I was asked about spore printing to identify mushrooms. What you do is cut two mushrooms of the same type and put each cut on a piece of black or white paper. After a couple of hours, it will release spores from the underside of the cap onto the paper. This print is unique to the species and so is a great tool for identification, even if it takes some time. You do white and black paper because identical-looking mushrooms (LBMs, for example – little brown mushrooms) can shoot out white or black spores or something in between, so it’s best to just spore print both paper colors unless you’re sure. I’ve not seen colored spores, but I believe that there are some neat specimens out there.

I wish I knew more; I hope to be able to spend some serious time learning more about the different species. I’ve got a few books but so much of the detail washes over me like a small wave. I have seen some amazing slime molds and non-mushroom fungus but cannot find the pictures. I expect I’ll find them some day and that will be a new post!

 

OK, onto the pictures. These were mostly taken in the rain.

 

 

Pushing up through the soil/litter. These are not boletes, sullus or something like that. The color is similar, and when you find mature specimens, they often confuse from the top. The dead giveaway is that the underside of the cap has gills whereas the king bolete has tubes.

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On The Road

A few more shots. I’ll share some more answers and narrative for tomorrow’s post and then we’ll be done with mushrooms for a good, long while!

 

 

This hail from the night before! Crazy

 

 

 

 

 

What a neat fungus! I’m unable to locate my slime mold and fungus pics from a two day exploration and I’m sad – there are some neat, rare, amazing lifeforms we rarely encounter.

 

Have a great day, everyone.








On The Road: The Mushrooming

Good morning, everybody,

A solid Thanks to TaMara for the past two days, I’m still off-kilter, but I expect my laptop repair Thursday so the end is in sight!

 

Another day, more pics from previous mushroom hunts.

Enjoy, I’ll try to answer questions previous and new.

 

Chipmunk damage, but also an older bolete – note the yellow gunk. I think of it like crab/lobster goo – you CAN eat it, and I’m sure someone considers it a delicacy, but it’s trash as far as I’m concerned. I scrape the red caps clean of that yellow crap.

 

An awesome cluster-find. When folks ask “why king boletes?”, I smile and explain: “it’s like a gold rush – you make a find, collect it, and then as you’re getting up, you see another cluster even better than you just found and then as you scurry over to claim and harvest it, you see three more.”

 

This is exemplary, close to 5 pounds fresh. I failed to be as precise as I am now as you can see by the cloggy-dirt at the base of the bigger pair.

 

 

An Amanita Muscaria, quite gorgeous.

This was from my yard in June 2010. We had this amazing tarantula living on our property. Each September you’d see them marching back to their burrows to overwinter.  Amazing lifeforms.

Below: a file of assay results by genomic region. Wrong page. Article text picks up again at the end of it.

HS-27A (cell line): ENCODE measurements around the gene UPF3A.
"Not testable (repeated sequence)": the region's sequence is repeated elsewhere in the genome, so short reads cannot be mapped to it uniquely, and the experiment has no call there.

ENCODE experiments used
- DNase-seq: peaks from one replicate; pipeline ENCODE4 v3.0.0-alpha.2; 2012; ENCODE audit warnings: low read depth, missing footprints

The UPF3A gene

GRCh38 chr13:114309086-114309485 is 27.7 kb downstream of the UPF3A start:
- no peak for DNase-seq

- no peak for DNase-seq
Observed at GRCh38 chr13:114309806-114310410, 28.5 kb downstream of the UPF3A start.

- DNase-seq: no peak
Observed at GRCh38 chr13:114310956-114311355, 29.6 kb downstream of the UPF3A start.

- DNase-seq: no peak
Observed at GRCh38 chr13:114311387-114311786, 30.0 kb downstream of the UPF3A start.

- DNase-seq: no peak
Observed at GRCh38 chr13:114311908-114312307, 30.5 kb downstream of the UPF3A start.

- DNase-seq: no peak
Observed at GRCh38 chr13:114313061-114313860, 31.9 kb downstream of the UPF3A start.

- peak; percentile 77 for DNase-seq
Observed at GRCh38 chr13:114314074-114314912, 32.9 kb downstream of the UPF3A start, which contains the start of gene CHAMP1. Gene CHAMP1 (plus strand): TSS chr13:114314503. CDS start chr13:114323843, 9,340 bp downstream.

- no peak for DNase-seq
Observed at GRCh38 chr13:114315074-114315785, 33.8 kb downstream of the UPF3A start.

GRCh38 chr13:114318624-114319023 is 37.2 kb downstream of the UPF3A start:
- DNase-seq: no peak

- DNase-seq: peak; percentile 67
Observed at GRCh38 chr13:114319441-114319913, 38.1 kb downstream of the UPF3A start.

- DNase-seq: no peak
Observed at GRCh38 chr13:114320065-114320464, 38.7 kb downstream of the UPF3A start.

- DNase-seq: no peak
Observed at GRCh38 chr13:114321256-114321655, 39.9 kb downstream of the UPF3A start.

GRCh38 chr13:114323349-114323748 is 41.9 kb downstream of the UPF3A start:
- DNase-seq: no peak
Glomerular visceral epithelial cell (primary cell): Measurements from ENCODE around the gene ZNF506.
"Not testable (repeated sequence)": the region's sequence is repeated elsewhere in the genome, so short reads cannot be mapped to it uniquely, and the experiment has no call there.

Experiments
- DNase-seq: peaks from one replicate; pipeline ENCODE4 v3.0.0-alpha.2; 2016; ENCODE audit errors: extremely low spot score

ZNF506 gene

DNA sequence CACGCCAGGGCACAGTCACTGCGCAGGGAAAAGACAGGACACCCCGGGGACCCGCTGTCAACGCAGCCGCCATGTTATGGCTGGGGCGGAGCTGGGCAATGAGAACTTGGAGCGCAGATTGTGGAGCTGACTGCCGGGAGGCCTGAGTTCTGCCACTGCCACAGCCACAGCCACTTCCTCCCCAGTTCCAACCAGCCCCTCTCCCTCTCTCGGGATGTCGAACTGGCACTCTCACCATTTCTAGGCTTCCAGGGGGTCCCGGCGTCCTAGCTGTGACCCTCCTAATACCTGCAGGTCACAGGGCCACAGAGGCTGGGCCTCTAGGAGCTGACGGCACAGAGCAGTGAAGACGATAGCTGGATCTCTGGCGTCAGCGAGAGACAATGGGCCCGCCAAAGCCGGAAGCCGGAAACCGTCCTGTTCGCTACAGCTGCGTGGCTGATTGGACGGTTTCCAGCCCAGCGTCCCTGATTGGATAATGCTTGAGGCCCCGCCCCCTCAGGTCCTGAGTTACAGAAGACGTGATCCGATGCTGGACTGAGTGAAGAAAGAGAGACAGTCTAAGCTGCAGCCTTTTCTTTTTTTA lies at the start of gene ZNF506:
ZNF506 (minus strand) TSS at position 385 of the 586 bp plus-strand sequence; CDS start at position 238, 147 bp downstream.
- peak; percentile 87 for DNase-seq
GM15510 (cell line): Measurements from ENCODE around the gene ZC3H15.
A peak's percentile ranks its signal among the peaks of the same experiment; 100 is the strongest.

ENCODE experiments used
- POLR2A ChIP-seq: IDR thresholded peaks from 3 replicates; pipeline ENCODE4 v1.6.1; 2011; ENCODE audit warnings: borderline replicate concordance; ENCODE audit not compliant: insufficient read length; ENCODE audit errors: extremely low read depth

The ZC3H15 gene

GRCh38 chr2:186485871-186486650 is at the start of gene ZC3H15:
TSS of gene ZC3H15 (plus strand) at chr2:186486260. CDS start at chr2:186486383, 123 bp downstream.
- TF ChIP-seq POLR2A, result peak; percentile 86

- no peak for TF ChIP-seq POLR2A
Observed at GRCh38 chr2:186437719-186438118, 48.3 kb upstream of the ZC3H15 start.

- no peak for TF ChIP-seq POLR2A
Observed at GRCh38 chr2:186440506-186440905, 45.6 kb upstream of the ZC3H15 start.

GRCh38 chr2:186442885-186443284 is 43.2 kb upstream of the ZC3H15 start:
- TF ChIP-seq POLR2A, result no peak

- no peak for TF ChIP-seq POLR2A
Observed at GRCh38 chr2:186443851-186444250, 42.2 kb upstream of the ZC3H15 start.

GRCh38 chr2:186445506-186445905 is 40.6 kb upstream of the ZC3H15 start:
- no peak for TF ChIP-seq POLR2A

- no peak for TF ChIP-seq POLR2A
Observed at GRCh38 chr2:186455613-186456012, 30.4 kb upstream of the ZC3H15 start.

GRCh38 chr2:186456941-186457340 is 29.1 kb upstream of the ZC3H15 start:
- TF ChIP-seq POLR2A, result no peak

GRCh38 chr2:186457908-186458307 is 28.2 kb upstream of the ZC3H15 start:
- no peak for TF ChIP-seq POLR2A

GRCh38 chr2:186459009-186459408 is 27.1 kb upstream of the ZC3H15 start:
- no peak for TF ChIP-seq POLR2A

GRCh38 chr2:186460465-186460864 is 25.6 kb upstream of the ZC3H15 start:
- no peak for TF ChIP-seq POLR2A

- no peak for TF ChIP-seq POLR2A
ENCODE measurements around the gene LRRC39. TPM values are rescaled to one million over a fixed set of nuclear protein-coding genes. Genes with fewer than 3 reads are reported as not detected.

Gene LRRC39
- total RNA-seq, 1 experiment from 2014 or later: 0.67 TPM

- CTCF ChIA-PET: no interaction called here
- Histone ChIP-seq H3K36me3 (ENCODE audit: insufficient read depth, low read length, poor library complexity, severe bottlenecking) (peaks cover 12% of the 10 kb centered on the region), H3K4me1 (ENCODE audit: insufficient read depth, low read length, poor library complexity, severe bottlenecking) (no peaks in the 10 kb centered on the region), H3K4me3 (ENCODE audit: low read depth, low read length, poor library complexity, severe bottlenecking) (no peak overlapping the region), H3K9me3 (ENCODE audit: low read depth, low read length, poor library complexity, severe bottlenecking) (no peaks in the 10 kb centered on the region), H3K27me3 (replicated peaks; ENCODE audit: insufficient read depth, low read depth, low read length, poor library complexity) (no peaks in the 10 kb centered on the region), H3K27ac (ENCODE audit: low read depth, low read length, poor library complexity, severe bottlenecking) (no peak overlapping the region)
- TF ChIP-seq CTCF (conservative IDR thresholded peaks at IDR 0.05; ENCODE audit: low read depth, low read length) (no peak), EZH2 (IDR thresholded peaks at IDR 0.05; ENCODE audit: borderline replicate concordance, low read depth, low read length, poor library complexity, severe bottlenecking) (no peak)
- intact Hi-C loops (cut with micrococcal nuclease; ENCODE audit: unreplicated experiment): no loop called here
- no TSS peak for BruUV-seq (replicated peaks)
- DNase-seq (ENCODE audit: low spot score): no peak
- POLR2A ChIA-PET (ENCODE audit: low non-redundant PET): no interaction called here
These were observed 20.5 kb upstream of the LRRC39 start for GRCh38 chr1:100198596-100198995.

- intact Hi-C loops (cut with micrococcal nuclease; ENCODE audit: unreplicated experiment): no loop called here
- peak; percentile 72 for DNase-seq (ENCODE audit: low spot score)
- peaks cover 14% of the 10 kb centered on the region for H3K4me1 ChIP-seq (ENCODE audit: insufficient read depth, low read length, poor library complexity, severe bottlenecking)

So we had a “volunteer” from a house a block or so away take up in the front yard next to the road in an empty spot where a fruit tree had failed. I let this plant grow and it was an amazing thing. Once it flowered I could identify it – Jimsonweed, or as I knew it, datura.

I never used it, but the flower was amazing. It would open at dusk and expire the next morning. The opening was a wonder of nature – the stalk would shake and tremor and the petals would unfurl a bit, then a pause (as, I imagined, more liquid was pumped into chambers and tubes). You could HEAR it. An amazing thing and I’ll try to dig up some video with audio to share.

 

Have a great day, everybody.

 

 

 

 








On The Road: Ojo Caliente

Morning. One last entry from me.  Let’s see if we can avoid controversy today (somehow I doubt it).

Idaho Springs is a quick forty-five minutes from me, and they have caves, so I’m often up there for their hot springs.

But when I need a real break to recharge, we pack up the car and drive a few hours to New Mexico to Ojo Caliente. Just looking at the photos relaxes me. Hopefully, they’ll do the same for you.

Above the springs are ancient ruins. You can read more about the history here.

Surrounding the springs are the ruins of the cities populated before the birth of history. Posi or Poseouinge, “village at the place of the green bubbling hot springs” was the largest of 4 Pueblos surrounding the springs and home to thousands of people. Because of the work of archaeologists Adolph Bandelier and Edgar Hewitt, we know that Posi was a vibrant center of activity until the 15th century. The unusually diverse and abundant styles of pottery shards and other artifacts remain as a testament to Posi and the spring’s long-standing iconic significance within the larger region.

Bonus Rio Grande:

Well, now I’m relaxed and remembering to breathe…